Take the 2-minute tour ×
Stack Overflow is a question and answer site for professional and enthusiast programmers. It's 100% free, no registration required.

I would like to make an alias in C++ to singleton calling so instead of calling MYCLASS::GetInstance()->someFunction(); each time, I could call just someFunctionAlias(); in my code.

share|improve this question
You could always save yourself a lot of pointlessness by not using a singleton. –  Puppy Sep 5 '10 at 11:27
I updated your question so it talks about aliases instead of typedefs; the typedef keyword is specifically for types. –  Donal Fellows Sep 5 '10 at 11:47

4 Answers 4

up vote 3 down vote accepted

Use a static function.

namespace ... {
    void someFunction() {

Edit: Sorry lads, I wrote static someFunction and meant void someFunction.

share|improve this answer
You're missing a return type. –  Bertrand Marron Sep 5 '10 at 11:30
Putting this as an inline function may save code size in the executable. –  Johannes Schaub - litb Sep 5 '10 at 11:33
@Johannes: aren't compilers ignoring the inline statement? –  Default Sep 5 '10 at 11:42
@Michael - Err, no? –  alternative Sep 5 '10 at 11:44
The only downside to using inline is that it reduces API flexibility. If you're always able to rebuild the callers of the code when you change the API, that's not a big deal. But if you're trying to maintain a stable API so that callers don't need to be updated every time (e.g., because it's a public interface to a library) then it's better to not use inline in that interface at all. (I've regretted doing the same thing with #define in C, FWIW. It's the same issue really, but with different details.) –  Donal Fellows Sep 5 '10 at 11:51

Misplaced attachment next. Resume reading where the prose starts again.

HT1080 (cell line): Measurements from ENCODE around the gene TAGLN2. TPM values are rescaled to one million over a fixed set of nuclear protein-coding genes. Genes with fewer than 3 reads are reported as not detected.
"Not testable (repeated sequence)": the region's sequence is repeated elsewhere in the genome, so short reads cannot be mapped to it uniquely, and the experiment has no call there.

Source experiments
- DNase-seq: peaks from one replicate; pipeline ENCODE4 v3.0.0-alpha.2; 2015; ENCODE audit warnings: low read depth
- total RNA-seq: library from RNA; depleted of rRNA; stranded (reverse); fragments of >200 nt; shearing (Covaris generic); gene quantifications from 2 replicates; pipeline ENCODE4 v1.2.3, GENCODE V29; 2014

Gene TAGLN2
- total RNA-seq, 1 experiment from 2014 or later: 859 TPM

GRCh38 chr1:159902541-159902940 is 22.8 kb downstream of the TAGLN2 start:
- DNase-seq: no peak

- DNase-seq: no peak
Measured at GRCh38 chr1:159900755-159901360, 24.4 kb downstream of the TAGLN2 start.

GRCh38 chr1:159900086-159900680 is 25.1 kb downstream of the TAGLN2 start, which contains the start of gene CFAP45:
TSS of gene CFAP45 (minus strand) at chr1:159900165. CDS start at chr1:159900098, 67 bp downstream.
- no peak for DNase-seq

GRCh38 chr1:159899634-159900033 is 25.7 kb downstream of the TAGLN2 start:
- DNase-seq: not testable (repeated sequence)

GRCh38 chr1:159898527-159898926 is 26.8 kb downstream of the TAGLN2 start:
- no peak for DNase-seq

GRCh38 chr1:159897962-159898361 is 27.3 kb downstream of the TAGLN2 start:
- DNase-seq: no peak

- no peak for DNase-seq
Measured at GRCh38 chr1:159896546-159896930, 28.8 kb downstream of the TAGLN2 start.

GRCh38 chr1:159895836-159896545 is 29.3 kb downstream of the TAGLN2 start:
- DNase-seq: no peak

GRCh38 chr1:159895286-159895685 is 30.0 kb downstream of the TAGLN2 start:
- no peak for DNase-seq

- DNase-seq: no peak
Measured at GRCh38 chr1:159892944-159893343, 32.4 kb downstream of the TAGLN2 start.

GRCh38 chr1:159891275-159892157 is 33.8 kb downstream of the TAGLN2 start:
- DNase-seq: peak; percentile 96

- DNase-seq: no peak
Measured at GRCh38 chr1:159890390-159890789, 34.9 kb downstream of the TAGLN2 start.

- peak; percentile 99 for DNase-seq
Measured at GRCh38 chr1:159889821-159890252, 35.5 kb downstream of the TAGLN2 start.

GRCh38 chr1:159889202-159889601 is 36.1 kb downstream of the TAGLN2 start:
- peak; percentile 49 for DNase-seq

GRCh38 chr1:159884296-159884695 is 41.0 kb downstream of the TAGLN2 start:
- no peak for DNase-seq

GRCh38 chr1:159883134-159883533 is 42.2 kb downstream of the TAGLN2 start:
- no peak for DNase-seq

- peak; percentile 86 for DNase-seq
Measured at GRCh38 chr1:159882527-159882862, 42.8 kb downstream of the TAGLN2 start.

typedefs are used for type aliases but can't be used as call alias.

functions (such as suggested as by DeadMG) can be used as a call "alias".

PS. As this is C++ you have lots of options, function pointers, std::tr1::function<> operator overloading and the preprocessor. But in this case it certainly looks like a simple function would be the simplest and best solution.

share|improve this answer

Look up function pointers.

You can create a function pointer, and assign it to your long function. You can then call this function pointer just like a regular function, wherever your variable is defined.

Function pointers can be confusing, but are used a lot in API callbacks (i.e. you pass a function as an argument to the API, and the API will call that function when something happens (think WndProc)).

Good luck.

share|improve this answer
The function pointer idea probably won't work, because as it looks someFunction is a nonstatic member function. I already thought of maybe recommending function references, when I realized that's a trap. –  Johannes Schaub - litb Sep 5 '10 at 11:51

you can do this #define someFunctionAlias MYCLASS::GetInstance()->someFunction()

share|improve this answer
Why Oh why Oh why. –  Loki Astari Sep 5 '10 at 12:23
@Martin well I downvoted this madness. Let's jump in! –  Johannes Schaub - litb Sep 5 '10 at 12:28
I agree in c++ a macro is denied justifiably. There are certain cases where its usage can be justified and i feel this is one. There are no types involved here OP just wants an alias for code readability. The following links shows wherein the SO community has accepted it stackoverflow.com/questions/96196/when-are-c-macros-beneficial, stackoverflow.com/questions/546997/… –  aeh Sep 5 '10 at 13:49

Your Answer


By posting your answer, you agree to the privacy policy and terms of service.

Not the answer you're looking for? Browse other questions tagged or ask your own question.